The Scarecrows return to the Santa Ynez Valley October 1 – 31, 2017!
What started out as a little idea, has quickly grown!
In 2010, Sue Moualim of the Artistic Pony Studios, Ltd. and Susan Williams, of Solvang Third Wednesday, put their heads together to think of a great way to celebrate the Harvest and Autumn Season in Solvang. Naturally, scarecrows seemed the logical step and thus, Solvang Third Wednesday’s First Annual Scarecrow Fest was underway.
Sixty businesses joined in the fun and by October 2010, zany, quirky, sweet, traditional, Danish, spooky, crazy, and downright funny scarecrows were gracing window displays, sidewalks, and park benches as the Village of Solvang had a little celebration – much to the delight of the locals and tourists who were there for those fall months.
The hearty competitive atmosphere between the businesses and the impression of those kooky scarecrows, must have been a good one, because when the 2nd Annual Scarecrow Fest came around in 2011, over 80 businesses jumped on board and more than 600 voter ballots were turned in by the population that had traveled to Solvang, to have during our warm Harvest Season.
By 2012, the Solvang Third Wednesday Scarecrow Fest had grown to such proportions that over 100 businesses participated, more than 1,200 ballots were turned in, and Solvang Third Wednesday had to expand their scarecrow categories and introduced a panel of judges, because there were just too many incredible scarecrows to go around!
Well, now it’s 2016, and what started out as Solvang Third Wednesday’s Scarecrow Fest has since become the Santa Ynez Valley Scarecrow Fest – expanding throughout the Valley’s five towns – so the humorous, good-natured feelings that the scarecrows impart can not only be seen in Solvang, but also in Santa Ynez, Los Alamos, Los Olivos, Buellton, and even Ballard.
To view the latest Scarecrow Fest PRESS RELEASE, please click here.
The Santa Ynez Valley — sometimes called the “Disneyland for Adults” — encompasses a cozy landscape of unique Western towns (and one Northern European one), rolling hills, beautiful vineyards, and scenic drives.
Santa Ynez – the township that took its name from the Old Mission Santa Ines, which was established way back when Spain still held California – is a town that still looks as if the year is 1860. Dedicated to preserving its rich history, most of the buildings are original buildings (including a saloon!), which serve as an excellent backdrop for all of the fall fun that will happen through Santa Ynez’s swinging doors and on the covered porches of Edison Street.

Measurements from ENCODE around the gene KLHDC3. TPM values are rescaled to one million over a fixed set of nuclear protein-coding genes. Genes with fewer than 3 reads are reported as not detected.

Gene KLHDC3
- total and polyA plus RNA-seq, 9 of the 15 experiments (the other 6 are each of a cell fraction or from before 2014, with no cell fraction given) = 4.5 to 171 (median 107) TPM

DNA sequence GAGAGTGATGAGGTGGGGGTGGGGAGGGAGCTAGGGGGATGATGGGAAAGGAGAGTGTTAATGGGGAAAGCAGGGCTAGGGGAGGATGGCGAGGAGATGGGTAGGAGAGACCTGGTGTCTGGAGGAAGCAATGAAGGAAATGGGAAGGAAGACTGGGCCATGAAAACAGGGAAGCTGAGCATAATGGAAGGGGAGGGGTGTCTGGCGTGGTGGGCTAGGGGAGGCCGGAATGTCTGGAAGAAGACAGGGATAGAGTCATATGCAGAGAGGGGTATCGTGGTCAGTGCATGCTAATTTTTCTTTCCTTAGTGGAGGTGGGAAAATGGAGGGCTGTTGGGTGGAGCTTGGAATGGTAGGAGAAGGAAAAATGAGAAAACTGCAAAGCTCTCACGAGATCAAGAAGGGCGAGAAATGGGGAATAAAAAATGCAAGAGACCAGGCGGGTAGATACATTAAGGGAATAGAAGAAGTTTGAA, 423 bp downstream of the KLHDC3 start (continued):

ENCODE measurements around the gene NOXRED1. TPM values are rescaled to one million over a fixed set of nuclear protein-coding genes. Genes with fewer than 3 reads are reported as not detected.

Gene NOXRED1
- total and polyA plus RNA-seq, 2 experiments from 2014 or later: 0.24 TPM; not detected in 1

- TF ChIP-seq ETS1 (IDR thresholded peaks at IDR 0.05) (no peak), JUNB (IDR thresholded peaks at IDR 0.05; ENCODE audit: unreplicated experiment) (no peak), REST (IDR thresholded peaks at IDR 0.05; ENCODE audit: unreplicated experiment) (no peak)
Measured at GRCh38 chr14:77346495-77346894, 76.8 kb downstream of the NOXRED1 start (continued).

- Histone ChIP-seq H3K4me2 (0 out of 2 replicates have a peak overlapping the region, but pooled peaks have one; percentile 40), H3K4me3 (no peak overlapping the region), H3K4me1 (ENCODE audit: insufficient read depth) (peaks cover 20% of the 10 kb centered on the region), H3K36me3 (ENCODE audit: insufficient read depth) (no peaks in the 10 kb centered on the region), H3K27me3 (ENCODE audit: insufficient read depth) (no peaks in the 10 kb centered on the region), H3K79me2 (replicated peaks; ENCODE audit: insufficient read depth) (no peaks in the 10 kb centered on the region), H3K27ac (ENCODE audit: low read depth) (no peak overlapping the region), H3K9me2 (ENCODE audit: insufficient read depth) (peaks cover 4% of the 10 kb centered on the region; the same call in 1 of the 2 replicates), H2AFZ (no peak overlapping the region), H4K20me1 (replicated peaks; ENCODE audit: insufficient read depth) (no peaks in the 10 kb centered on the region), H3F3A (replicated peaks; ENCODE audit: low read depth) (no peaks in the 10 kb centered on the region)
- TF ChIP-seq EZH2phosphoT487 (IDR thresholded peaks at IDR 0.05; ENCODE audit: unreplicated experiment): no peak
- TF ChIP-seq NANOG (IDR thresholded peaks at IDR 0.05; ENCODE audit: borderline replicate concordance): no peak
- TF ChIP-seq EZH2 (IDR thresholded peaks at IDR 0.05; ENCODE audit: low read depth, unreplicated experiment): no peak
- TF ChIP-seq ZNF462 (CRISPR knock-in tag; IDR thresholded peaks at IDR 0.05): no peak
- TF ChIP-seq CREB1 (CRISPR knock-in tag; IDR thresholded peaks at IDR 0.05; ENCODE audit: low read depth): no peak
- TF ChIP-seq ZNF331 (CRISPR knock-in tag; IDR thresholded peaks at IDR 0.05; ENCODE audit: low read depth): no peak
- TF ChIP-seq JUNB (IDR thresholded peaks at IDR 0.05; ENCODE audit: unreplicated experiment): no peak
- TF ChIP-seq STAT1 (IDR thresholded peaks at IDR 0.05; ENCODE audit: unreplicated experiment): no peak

Los Alamos is the smallest of the five towns, but it is definitely not lacking in character: A hub of artistic creativity mixed beautifully with an old-world Western feel, art galleries, antique shops, tasting rooms, and the historic 1880 Union Hotel, are nestled within the town’s namesake Cottonwoods. With so many artistic souls on Bell Street, no doubt Los Alamos’ scarecrows will be quite a sight.
Los Olivos is a little boom-town of vineyards, wineries, galleries, shops and wine tasting rooms. With much of its original structure and buildings still in place, it also shares the same Western feel as the other small towns, yet mixes in a ‘Wineaux Chic’ flair. This pocket-of-sunshine town might only be two blocks by two blocks, but Los Olivos loves to celebrate! No matter the festival, this town always does it up in Grand Avenue style — as they will, with their scarecrows.
Solvang, known as the Danish Capital of America, is not a place one can easily forget! Driving into Solvang is like driving straight into Denmark; the culture, the cuisine and the architecture all takes its heritage from the Danish families that settled here back in 1909 — who are still prominent in the City, today. The scarecrows seem to like it here, as year after year more of them keep popping up between tasting rooms, novelty stores, clothing boutiques, warm bakeries and interesting galleries, up and down Copenhagen Drive.
Buellton is quite a special place, as it is both the Gateway to the Santa Ynez Valley, as well as Gateway to the Sta. Rita Hills. It shares some characteristics with Solvang, as some of the buildings demonstrate Danish heritage, meshed with a slew of buildings that retain their Old Western Charm. Boasting over 17 restaurants, numerous hotels, and a prime position with vineyards and playtime just a short drive away, the Avenue of Flags might just be a main cruising route to view Buellton’s Scarecrows.